Skip to main content Accessibility help
×
Home
Hostname: page-component-99c86f546-45s75 Total loading time: 0.536 Render date: 2021-11-28T00:33:35.302Z Has data issue: true Feature Flags: { "shouldUseShareProductTool": true, "shouldUseHypothesis": true, "isUnsiloEnabled": true, "metricsAbstractViews": false, "figures": true, "newCiteModal": false, "newCitedByModal": true, "newEcommerce": true, "newUsageEvents": true }

1 - Treaty Enforcement in Domestic Courts: A Comparative Analysis

Published online by Cambridge University Press:  06 January 2010

David Sloss
Affiliation:
Professor of Law and Director, Center for Global Law and Policy Santa Clara University School of Law
David Sloss
Affiliation:
Santa Clara University, School of Law
Get access

Summary

International law today is not confined to regulating the relations between the states. Its scope continues to extend. Today matters of social concern, such as health, education, and economics apart from human rights fall within the ambit of international regulations. International law is more than ever aimed at individuals.

This book presents a comparative analysis of the role of domestic courts in treaty application. In evaluating the role of domestic courts, it is helpful to distinguish among three types of treaty provisions. Horizontal treaty provisions regulate relations between states; vertical provisions regulate relations between states and private parties; and transnational provisions regulate relations among private parties that cut across national boundaries. Domestic courts are rarely invited to apply horizontal treaty provisions. However, private parties frequently seek access to domestic courts to vindicate rights that arise from vertical and/or transnational treaty provisions.

The use of treaties to regulate vertical and transnational relationships is not a new phenomenon. Two centuries ago, Chief Justice Marshall, writing for the U.S. Supreme Court, declared: “Each treaty stipulates something respecting the citizens of the two nations, and gives them rights. Whenever a right grows out of, or is protected by, a treaty, it is sanctioned against all the laws and judicial decisions of the states; and whoever may have this right, it is to be protected.” Although states have used treaties to regulate transnational and vertical relationships for centuries, there has been an exponential growth in treaty making in this area over the past few decades.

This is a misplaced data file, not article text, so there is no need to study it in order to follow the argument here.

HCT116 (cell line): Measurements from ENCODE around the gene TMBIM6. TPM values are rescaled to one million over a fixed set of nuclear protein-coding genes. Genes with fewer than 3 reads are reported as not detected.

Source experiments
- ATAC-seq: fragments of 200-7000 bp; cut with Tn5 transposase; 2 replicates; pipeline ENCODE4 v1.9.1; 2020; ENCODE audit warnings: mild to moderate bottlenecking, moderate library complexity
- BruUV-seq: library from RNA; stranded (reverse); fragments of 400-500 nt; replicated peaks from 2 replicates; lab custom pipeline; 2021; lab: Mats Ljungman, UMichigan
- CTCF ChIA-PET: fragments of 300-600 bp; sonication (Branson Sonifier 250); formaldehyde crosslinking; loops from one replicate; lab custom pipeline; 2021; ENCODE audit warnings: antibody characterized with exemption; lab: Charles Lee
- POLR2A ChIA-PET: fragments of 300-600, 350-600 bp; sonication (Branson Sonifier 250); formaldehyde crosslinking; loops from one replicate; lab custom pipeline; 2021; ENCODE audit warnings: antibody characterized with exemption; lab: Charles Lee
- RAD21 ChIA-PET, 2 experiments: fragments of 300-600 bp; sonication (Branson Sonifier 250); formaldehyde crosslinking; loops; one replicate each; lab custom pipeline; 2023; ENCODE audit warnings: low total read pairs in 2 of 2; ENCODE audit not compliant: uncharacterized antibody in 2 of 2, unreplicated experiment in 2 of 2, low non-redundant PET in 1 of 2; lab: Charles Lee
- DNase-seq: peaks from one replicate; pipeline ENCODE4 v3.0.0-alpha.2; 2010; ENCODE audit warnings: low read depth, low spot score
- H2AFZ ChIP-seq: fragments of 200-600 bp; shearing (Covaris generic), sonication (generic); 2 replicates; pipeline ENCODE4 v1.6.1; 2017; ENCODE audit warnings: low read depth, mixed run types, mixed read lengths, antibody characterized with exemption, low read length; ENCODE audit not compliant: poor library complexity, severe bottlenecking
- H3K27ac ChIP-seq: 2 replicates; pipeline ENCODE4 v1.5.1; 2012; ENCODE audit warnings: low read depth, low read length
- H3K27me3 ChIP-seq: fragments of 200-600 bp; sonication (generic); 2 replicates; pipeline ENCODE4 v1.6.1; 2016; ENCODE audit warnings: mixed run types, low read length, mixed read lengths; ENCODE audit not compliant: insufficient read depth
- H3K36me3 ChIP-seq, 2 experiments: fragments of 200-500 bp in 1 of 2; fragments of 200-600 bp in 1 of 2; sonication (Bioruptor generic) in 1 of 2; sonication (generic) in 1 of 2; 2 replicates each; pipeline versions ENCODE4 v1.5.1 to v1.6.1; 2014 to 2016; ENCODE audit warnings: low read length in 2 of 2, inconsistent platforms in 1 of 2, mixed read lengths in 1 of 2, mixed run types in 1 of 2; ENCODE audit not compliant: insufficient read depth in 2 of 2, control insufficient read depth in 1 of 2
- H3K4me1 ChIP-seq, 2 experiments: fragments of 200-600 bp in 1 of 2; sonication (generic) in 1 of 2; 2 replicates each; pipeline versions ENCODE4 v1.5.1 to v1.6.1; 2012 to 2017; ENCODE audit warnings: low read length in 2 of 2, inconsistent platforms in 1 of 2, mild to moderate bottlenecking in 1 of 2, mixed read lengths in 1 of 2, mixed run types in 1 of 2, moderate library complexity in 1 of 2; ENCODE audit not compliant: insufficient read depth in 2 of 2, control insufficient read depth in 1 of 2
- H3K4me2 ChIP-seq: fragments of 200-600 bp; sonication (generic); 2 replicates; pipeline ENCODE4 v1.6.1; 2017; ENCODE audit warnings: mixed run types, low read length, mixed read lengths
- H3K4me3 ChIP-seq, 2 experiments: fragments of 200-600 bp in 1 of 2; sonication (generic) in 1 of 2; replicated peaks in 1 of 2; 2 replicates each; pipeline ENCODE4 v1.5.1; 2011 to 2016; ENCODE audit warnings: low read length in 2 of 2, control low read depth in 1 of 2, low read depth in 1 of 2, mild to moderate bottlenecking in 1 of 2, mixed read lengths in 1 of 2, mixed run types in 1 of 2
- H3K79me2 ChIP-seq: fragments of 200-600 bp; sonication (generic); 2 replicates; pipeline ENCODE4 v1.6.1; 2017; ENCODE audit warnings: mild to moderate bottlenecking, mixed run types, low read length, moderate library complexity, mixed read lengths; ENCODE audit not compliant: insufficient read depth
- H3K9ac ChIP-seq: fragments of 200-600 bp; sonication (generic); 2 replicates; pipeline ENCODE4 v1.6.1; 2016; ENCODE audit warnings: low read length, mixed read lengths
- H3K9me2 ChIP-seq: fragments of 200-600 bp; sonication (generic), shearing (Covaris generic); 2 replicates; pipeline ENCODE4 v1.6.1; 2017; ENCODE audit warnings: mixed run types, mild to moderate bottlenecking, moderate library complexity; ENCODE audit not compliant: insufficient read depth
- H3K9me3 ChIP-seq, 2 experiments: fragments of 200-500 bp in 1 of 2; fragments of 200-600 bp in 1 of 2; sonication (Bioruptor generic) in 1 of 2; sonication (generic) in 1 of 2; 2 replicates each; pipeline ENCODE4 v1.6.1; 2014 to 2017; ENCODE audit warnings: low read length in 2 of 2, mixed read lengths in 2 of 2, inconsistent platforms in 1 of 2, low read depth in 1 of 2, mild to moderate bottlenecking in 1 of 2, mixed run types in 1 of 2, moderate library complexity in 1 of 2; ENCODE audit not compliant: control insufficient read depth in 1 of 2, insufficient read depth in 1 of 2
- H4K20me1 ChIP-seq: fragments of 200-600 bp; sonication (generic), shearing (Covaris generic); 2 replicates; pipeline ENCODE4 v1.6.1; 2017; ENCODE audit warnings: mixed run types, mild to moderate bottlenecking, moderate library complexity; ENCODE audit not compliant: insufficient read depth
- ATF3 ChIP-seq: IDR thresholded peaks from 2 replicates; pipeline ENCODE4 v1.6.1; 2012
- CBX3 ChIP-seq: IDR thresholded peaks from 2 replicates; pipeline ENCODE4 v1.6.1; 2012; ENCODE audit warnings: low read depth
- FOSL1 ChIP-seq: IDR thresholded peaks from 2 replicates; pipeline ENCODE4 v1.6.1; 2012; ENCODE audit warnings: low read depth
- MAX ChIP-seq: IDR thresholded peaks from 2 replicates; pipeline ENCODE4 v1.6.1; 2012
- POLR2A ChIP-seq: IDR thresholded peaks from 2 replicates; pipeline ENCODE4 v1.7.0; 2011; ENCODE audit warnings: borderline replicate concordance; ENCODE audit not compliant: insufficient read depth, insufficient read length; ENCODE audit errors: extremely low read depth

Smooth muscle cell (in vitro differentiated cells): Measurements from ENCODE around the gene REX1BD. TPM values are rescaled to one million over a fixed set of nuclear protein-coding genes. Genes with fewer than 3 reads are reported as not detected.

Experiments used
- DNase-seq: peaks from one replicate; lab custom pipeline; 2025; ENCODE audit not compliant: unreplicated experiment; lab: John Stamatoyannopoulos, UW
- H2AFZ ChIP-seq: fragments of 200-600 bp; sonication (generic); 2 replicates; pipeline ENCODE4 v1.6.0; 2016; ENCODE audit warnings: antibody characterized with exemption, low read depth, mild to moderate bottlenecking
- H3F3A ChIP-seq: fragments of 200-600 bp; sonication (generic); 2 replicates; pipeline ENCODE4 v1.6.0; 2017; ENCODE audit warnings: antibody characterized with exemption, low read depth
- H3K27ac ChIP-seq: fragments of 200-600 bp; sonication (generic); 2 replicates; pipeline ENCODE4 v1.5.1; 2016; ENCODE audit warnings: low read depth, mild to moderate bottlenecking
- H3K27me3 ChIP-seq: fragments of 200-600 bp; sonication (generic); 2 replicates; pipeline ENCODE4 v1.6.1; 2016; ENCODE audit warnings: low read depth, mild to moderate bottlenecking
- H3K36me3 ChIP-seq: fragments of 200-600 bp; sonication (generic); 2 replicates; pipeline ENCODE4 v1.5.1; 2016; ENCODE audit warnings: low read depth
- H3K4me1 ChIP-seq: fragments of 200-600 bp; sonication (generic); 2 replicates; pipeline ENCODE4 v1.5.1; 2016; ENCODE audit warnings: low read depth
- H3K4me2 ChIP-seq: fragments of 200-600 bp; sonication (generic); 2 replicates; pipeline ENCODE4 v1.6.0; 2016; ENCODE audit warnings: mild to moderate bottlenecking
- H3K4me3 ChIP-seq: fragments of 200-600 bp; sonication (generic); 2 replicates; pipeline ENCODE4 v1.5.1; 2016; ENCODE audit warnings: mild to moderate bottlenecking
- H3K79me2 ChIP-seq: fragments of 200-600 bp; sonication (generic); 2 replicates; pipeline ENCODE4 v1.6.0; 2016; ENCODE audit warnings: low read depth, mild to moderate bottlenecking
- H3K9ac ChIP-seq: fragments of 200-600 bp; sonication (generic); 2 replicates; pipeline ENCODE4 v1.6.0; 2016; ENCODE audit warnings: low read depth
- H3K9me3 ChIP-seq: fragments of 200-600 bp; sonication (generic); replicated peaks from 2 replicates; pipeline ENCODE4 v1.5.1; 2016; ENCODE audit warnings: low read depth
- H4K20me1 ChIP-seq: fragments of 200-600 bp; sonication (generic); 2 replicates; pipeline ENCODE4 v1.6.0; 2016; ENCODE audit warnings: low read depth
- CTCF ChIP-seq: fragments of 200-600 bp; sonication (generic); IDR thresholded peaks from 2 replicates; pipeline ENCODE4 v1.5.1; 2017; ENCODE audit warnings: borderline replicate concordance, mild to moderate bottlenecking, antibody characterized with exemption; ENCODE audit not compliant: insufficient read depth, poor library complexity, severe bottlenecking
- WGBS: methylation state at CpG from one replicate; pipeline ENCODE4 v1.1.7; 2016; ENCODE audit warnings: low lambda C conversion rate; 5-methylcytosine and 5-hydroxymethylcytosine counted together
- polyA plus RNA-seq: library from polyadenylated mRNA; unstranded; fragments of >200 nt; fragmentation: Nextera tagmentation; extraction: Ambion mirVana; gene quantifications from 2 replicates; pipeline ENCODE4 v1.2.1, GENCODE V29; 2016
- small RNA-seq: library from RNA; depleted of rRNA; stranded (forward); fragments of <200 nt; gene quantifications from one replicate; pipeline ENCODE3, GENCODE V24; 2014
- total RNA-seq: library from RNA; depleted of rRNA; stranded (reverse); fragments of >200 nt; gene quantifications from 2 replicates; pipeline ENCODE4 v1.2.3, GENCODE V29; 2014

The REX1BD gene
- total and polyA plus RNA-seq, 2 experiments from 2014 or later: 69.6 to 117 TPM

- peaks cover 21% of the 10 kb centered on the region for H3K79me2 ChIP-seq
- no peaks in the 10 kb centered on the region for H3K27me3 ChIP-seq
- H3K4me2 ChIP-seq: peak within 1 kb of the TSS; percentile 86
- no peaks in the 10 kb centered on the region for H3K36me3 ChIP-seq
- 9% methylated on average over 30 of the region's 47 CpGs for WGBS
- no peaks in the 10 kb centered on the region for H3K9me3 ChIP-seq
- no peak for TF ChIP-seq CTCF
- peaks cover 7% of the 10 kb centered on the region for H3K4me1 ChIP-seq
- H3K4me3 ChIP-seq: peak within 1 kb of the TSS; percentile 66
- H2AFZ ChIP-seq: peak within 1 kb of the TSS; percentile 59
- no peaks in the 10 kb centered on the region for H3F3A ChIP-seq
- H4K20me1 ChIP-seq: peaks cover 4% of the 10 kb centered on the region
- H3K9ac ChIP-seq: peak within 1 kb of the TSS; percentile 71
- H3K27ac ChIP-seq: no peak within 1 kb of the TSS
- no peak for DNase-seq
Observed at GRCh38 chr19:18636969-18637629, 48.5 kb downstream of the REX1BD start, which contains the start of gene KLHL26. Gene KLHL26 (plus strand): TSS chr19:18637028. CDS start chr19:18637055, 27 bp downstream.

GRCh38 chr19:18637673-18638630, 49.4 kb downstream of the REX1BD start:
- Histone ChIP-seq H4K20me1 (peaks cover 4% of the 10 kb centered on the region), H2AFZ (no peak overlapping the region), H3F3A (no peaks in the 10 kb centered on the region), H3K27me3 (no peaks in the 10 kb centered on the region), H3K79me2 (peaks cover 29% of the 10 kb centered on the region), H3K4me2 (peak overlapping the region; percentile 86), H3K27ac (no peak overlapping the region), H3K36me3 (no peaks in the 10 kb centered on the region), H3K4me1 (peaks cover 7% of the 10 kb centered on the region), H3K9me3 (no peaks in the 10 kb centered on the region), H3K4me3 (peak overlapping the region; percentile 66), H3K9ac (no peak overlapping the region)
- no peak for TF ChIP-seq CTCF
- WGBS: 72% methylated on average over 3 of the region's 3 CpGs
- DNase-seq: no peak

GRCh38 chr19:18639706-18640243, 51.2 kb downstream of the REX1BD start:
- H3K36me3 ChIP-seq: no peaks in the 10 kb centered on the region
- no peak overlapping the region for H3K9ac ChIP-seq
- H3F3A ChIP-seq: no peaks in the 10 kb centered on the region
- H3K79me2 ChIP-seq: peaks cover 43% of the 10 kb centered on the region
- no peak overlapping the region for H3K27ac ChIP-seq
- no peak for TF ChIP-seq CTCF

Type
Chapter
Information
The Role of Domestic Courts in Treaty Enforcement
A Comparative Study
, pp. 1 - 60
Publisher: Cambridge University Press
Print publication year: 2009

Access options

Get access to the full version of this content by using one of the access options below. (Log in options will check for institutional or personal access. Content may require purchase if you do not have access.)

References

Sloss, David, When Do Treaties Create Individually Enforceable Rights? 45 Colum. J. Trans'l L.20 (2006)Google Scholar
Sloss, David, Non-Self-Executing Treaties: Exposing a Constitutional Fallacy, 36 U.C. Davis L. Rev.1 (2002)Google Scholar
Sloss, David, Schizophrenic Treaty Law 43 Tex. Int. L.J.15 (2007)Google Scholar
Kahn, Jeffrey, Vladimir Putin and the Rule of Law in Russia, 36 Ga. J. Int'l & Comp. L.511, 546 (2008)Google Scholar
Caron, David D., The ILC Articles on State Responsibility: The Paradoxical Relationship between Form and Authority, 96 Am. J. Int'l L.857, 871 (2002)CrossRefGoogle Scholar
Vazquez, Carlos Manuel, Treaty-Based Rights and Remedies of Individuals, 92 Colum. L. Rev.1082 (1992)CrossRefGoogle Scholar
Nollkaemper, André, Internationally Wrongful Acts in Domestic Courts, 101 AJIL 760, 782 (2007)Google Scholar
Shelton, Dinah, Righting Wrongs: Reparations in the Articles on State Responsibility, 96 AJIL 833, 834 n.8 (2002)Google Scholar
Crawford, James, The ILC's Articles on Responsibility of States for Internationally Wrongful Acts: A Retrospect, 96 AJIL 874, 887 (2002)Google Scholar
1
Cited by

Send book to Kindle

To send this book to your Kindle, first ensure no-reply@cambridge.org is added to your Approved Personal Document E-mail List under your Personal Document Settings on the Manage Your Content and Devices page of your Amazon account. Then enter the ‘name’ part of your Kindle email address below. Find out more about sending to your Kindle.

Note you can select to send to either the @free.kindle.com or @kindle.com variations. ‘@free.kindle.com’ emails are free but can only be sent to your device when it is connected to wi-fi. ‘@kindle.com’ emails can be delivered even when you are not connected to wi-fi, but note that service fees apply.

Find out more about the Kindle Personal Document Service.

Available formats
×

Send book to Dropbox

To send content items to your account, please confirm that you agree to abide by our usage policies. If this is the first time you use this feature, you will be asked to authorise Cambridge Core to connect with your account. Find out more about sending content to Dropbox.

Available formats
×

Send book to Google Drive

To send content items to your account, please confirm that you agree to abide by our usage policies. If this is the first time you use this feature, you will be asked to authorise Cambridge Core to connect with your account. Find out more about sending content to Google Drive.

Available formats
×